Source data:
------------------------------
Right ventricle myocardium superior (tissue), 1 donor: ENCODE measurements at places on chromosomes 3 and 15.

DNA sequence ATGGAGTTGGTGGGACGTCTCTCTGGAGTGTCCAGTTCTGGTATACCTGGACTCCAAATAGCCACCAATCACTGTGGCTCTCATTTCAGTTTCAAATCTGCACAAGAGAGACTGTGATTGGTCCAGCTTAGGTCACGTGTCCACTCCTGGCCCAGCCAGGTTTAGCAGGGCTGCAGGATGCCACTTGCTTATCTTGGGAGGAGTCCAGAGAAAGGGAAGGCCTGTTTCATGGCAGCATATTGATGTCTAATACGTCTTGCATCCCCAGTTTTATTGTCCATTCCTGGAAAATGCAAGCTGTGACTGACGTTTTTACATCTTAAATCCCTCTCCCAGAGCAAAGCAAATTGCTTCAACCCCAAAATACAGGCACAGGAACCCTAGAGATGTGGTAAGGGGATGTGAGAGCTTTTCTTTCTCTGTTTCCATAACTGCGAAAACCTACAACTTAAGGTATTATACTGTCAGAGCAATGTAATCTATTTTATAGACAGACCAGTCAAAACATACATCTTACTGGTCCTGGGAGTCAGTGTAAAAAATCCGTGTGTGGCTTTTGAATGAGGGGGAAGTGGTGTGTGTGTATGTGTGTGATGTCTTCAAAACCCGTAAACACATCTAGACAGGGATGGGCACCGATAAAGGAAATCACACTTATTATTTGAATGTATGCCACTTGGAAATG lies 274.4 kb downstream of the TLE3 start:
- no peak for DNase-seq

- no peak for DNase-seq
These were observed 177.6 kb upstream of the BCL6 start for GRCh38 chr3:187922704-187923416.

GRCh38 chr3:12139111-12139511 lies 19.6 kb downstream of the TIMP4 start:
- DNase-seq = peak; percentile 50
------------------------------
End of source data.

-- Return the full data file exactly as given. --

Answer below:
Right ventricle myocardium superior (tissue), 1 donor: ENCODE measurements at places on chromosomes 3 and 15.

DNA sequence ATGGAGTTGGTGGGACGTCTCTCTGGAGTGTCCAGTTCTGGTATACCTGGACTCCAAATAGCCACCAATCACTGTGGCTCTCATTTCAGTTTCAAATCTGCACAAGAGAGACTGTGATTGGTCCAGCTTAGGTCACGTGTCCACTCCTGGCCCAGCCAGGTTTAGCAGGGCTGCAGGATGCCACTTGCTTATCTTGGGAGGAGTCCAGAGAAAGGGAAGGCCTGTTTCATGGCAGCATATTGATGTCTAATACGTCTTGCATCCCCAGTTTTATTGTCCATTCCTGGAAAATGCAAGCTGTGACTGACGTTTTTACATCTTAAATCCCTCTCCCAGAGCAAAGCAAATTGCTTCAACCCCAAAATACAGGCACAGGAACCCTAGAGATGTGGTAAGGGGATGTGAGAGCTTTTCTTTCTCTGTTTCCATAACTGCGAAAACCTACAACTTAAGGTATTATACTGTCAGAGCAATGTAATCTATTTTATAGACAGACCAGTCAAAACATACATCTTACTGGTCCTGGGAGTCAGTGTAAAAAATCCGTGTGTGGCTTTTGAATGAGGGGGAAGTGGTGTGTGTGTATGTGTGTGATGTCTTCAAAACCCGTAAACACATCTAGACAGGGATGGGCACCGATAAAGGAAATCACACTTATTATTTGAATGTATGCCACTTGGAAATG lies 274.4 kb downstream of the TLE3 start:
- no peak for DNase-seq

- no peak for DNase-seq
These were observed 177.6 kb upstream of the BCL6 start for GRCh38 chr3:187922704-187923416.

GRCh38 chr3:12139111-12139511 lies 19.6 kb downstream of the TIMP4 start:
- DNase-seq = peak; percentile 50